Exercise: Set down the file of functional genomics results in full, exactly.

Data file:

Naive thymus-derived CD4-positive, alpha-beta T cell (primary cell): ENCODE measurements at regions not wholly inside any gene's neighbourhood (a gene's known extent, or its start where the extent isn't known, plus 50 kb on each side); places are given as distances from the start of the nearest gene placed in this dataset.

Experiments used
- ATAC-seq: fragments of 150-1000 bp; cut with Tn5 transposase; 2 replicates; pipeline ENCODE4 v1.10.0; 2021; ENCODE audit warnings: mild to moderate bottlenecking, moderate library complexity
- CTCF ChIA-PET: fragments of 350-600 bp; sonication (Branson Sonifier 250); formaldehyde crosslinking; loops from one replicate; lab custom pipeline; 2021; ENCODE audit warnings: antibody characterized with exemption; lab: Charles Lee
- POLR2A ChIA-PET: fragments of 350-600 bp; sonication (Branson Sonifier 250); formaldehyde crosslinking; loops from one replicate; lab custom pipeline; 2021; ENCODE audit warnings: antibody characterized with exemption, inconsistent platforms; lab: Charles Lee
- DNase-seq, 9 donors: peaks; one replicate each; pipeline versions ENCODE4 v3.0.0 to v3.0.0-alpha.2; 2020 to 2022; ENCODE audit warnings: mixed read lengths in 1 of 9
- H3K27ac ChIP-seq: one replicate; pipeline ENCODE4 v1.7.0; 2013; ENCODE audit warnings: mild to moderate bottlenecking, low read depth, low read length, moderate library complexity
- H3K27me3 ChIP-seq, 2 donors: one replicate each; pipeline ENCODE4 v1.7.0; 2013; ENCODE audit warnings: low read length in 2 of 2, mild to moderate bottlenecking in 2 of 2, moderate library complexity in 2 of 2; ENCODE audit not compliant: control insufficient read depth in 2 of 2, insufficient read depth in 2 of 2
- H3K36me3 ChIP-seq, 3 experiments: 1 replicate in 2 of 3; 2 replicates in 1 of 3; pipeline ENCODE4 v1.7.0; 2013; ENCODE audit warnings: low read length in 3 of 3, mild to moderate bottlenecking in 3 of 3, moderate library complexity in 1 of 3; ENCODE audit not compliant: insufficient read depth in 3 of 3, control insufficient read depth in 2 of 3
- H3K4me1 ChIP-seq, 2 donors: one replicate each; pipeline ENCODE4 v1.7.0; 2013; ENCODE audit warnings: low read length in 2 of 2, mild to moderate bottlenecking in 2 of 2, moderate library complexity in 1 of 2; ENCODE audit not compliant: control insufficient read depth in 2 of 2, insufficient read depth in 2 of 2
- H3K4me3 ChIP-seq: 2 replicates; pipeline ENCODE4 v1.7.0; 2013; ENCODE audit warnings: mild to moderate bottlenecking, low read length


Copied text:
Naive thymus-derived CD4-positive, alpha-beta T cell (primary cell): ENCODE measurements at regions not wholly inside any gene's neighbourhood (a gene's known extent, or its start where the extent isn't known, plus 50 kb on each side); places are given as distances from the start of the nearest gene placed in this dataset.

Experiments used
- ATAC-seq: fragments of 150-1000 bp; cut with Tn5 transposase; 2 replicates; pipeline ENCODE4 v1.10.0; 2021; ENCODE audit warnings: mild to moderate bottlenecking, moderate library complexity
- CTCF ChIA-PET: fragments of 350-600 bp; sonication (Branson Sonifier 250); formaldehyde crosslinking; loops from one replicate; lab custom pipeline; 2021; ENCODE audit warnings: antibody characterized with exemption; lab: Charles Lee
- POLR2A ChIA-PET: fragments of 350-600 bp; sonication (Branson Sonifier 250); formaldehyde crosslinking; loops from one replicate; lab custom pipeline; 2021; ENCODE audit warnings: antibody characterized with exemption, inconsistent platforms; lab: Charles Lee
- DNase-seq, 9 donors: peaks; one replicate each; pipeline versions ENCODE4 v3.0.0 to v3.0.0-alpha.2; 2020 to 2022; ENCODE audit warnings: mixed read lengths in 1 of 9
- H3K27ac ChIP-seq: one replicate; pipeline ENCODE4 v1.7.0; 2013; ENCODE audit warnings: mild to moderate bottlenecking, low read depth, low read length, moderate library complexity
- H3K27me3 ChIP-seq, 2 donors: one replicate each; pipeline ENCODE4 v1.7.0; 2013; ENCODE audit warnings: low read length in 2 of 2, mild to moderate bottlenecking in 2 of 2, moderate library complexity in 2 of 2; ENCODE audit not compliant: control insufficient read depth in 2 of 2, insufficient read depth in 2 of 2
- H3K36me3 ChIP-seq, 3 experiments: 1 replicate in 2 of 3; 2 replicates in 1 of 3; pipeline ENCODE4 v1.7.0; 2013; ENCODE audit warnings: low read length in 3 of 3, mild to moderate bottlenecking in 3 of 3, moderate library complexity in 1 of 3; ENCODE audit not compliant: insufficient read depth in 3 of 3, control insufficient read depth in 2 of 3
- H3K4me1 ChIP-seq, 2 donors: one replicate each; pipeline ENCODE4 v1.7.0; 2013; ENCODE audit warnings: low read length in 2 of 2, mild to moderate bottlenecking in 2 of 2, moderate library complexity in 1 of 2; ENCODE audit not compliant: control insufficient read depth in 2 of 2, insufficient read depth in 2 of 2
- H3K4me3 ChIP-seq: 2 replicates; pipeline ENCODE4 v1.7.0; 2013; ENCODE audit warnings: mild to moderate bottlenecking, low read length